DENVER — Colorado took a major step late Friday toward enacting some of the toughest new gun measures that have been introduced since the mass shooting at Sandy Hook Elementary School in Connecticut touched off a national debate about gun control.
After more than 12 hours of emotional and bitterly divided debate, the Democratic-controlled State Senate gave preliminary approval to a package of gun bills. At its heart are measures that would require universal background checks for private gun sales and limit ammunition magazines to 15 rounds.
Other measures would create a fee for background checks; require those convicted of domestic abuse to surrender their firearms; and require residents applying for permits to carry concealed weapons to take in-person training classes, outlawing the handful of online-only courses now offered in the state.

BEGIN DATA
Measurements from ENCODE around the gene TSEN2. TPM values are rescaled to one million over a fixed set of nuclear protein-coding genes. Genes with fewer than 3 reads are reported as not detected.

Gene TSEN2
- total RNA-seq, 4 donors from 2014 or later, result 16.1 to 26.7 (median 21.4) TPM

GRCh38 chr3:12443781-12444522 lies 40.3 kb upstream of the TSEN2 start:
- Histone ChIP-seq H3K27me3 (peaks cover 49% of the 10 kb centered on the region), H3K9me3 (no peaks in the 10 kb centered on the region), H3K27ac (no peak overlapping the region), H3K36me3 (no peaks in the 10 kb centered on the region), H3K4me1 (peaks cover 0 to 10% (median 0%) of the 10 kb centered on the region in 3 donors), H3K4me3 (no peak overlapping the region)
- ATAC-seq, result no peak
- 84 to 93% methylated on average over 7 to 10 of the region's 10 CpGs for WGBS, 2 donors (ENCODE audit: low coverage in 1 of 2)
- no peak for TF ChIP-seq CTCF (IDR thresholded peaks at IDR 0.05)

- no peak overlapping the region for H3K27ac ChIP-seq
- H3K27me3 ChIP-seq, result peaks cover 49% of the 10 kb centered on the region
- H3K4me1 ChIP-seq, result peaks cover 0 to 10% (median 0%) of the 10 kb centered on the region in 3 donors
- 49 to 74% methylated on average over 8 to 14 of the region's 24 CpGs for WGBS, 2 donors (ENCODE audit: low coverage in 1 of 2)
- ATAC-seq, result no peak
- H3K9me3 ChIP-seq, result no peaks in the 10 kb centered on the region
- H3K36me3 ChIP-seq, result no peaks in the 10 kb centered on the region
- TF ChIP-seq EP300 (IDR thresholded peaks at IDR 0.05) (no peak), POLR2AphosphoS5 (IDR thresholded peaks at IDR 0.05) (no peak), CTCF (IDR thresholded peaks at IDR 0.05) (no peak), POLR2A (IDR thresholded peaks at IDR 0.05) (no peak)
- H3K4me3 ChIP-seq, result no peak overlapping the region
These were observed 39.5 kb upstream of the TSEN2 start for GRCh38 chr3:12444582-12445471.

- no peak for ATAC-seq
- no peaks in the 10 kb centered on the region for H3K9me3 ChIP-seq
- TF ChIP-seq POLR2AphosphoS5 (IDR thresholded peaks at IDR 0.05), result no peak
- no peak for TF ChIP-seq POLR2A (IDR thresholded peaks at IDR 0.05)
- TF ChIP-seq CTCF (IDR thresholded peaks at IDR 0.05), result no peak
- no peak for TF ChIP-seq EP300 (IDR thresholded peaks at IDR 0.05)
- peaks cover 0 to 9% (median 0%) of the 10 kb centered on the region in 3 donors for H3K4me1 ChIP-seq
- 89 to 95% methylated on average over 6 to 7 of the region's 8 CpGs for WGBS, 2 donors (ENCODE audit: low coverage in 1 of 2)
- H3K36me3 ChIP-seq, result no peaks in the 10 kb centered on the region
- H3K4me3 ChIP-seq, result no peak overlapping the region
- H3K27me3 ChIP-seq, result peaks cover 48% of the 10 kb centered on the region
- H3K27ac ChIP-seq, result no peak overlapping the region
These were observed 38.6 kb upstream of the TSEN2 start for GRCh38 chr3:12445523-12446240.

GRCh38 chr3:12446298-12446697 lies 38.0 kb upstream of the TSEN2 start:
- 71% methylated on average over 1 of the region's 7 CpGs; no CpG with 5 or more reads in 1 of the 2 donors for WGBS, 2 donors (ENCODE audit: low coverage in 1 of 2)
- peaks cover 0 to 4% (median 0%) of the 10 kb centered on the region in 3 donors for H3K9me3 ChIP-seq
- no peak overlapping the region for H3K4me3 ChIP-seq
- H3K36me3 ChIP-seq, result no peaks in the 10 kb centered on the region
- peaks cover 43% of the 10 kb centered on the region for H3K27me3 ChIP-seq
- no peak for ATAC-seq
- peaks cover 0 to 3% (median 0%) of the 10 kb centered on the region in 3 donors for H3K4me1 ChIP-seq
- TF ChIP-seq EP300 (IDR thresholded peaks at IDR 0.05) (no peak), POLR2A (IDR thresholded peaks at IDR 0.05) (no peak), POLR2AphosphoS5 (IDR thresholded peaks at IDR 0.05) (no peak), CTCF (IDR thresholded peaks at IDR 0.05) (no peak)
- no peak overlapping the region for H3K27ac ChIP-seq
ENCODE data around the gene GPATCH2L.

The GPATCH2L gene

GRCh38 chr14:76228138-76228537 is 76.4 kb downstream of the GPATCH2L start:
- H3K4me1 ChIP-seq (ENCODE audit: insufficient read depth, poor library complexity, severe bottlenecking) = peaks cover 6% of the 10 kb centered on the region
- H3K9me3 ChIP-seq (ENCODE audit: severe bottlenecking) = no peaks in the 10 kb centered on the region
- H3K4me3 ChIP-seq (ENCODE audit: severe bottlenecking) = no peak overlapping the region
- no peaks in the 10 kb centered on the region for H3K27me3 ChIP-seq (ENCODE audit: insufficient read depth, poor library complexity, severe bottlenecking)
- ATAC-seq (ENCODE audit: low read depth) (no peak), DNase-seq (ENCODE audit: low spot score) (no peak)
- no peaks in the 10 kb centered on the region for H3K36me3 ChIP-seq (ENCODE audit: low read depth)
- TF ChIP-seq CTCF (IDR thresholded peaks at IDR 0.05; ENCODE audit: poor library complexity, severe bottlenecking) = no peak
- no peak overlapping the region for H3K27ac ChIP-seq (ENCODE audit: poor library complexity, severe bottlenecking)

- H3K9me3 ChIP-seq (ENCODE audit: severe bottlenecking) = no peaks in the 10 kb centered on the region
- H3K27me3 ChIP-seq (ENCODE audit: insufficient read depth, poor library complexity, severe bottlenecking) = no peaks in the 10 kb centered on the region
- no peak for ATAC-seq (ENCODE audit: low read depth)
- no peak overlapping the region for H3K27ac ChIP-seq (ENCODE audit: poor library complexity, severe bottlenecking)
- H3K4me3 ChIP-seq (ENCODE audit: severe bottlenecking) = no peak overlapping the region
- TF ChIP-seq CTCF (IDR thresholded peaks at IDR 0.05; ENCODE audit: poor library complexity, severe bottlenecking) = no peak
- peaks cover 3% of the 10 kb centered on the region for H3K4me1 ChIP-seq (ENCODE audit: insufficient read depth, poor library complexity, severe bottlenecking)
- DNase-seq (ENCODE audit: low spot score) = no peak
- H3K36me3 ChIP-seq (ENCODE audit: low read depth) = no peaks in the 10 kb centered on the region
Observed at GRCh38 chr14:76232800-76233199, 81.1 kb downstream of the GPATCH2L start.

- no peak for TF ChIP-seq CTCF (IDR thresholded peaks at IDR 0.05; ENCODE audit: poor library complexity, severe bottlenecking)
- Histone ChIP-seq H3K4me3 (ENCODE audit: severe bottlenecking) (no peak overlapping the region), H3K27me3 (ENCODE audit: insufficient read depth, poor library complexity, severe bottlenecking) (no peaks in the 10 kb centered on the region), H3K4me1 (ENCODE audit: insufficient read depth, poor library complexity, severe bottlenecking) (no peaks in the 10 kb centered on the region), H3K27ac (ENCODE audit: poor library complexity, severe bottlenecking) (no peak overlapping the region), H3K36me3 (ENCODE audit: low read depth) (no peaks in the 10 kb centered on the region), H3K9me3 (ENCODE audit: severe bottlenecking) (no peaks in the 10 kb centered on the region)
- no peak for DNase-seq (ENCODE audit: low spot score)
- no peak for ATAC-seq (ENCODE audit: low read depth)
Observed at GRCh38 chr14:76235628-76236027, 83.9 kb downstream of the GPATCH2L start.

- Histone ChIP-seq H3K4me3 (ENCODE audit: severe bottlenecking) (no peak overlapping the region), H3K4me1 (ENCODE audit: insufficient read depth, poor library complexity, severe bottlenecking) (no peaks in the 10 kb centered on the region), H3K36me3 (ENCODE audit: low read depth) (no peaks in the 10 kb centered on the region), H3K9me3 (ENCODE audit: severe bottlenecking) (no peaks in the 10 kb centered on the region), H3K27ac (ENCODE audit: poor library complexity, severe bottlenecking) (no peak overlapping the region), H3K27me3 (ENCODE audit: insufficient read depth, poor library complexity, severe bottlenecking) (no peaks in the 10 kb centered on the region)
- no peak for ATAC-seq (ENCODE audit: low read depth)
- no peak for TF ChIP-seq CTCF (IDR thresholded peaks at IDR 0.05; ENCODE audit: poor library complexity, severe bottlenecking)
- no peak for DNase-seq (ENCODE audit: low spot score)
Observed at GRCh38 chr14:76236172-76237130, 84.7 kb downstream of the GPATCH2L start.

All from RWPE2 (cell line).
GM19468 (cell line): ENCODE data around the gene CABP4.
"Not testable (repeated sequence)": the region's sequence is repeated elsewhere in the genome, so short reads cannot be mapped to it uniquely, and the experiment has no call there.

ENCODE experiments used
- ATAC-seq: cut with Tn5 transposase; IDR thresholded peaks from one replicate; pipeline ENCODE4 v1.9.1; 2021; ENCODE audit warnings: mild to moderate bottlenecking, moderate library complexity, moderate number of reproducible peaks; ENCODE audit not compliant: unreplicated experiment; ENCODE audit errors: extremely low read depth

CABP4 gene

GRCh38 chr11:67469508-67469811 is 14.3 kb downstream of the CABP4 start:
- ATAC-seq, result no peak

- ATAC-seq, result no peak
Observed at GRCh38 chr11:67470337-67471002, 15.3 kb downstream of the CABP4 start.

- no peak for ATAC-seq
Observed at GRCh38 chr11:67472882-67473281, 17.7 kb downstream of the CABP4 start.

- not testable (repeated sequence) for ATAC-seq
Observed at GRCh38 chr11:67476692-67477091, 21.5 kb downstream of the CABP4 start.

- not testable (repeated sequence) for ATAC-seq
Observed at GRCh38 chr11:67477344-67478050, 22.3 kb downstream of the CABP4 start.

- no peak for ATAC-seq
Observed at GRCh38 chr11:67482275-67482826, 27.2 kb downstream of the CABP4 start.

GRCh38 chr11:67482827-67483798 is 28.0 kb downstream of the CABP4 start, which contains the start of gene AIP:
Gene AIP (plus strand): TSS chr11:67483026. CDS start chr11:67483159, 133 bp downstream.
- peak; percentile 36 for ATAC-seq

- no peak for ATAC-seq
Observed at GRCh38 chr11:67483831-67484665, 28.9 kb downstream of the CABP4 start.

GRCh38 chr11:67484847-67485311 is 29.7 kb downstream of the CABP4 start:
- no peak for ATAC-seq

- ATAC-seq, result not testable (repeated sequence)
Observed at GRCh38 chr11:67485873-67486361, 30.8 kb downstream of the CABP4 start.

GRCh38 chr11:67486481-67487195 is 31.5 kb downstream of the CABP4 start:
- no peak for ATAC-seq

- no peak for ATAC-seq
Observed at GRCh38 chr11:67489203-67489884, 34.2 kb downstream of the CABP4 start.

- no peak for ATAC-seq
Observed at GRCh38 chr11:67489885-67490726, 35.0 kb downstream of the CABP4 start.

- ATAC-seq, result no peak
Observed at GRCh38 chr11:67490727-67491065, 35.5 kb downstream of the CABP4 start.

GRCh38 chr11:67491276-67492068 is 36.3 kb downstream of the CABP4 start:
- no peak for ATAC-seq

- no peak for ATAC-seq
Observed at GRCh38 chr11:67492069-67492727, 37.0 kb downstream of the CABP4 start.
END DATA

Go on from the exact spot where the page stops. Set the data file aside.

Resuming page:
If the bills win final approval — they must now survive a recorded vote from lawmakers this week — they would be Colorado’s first new firearms restrictions in more than a decade. Their passage in a state with a deep history and culture of hunting, sport shooting and gun ownership would also represent a significant victory for gun control advocates.
To Democrats, who now control both chambers of the Statehouse as well as…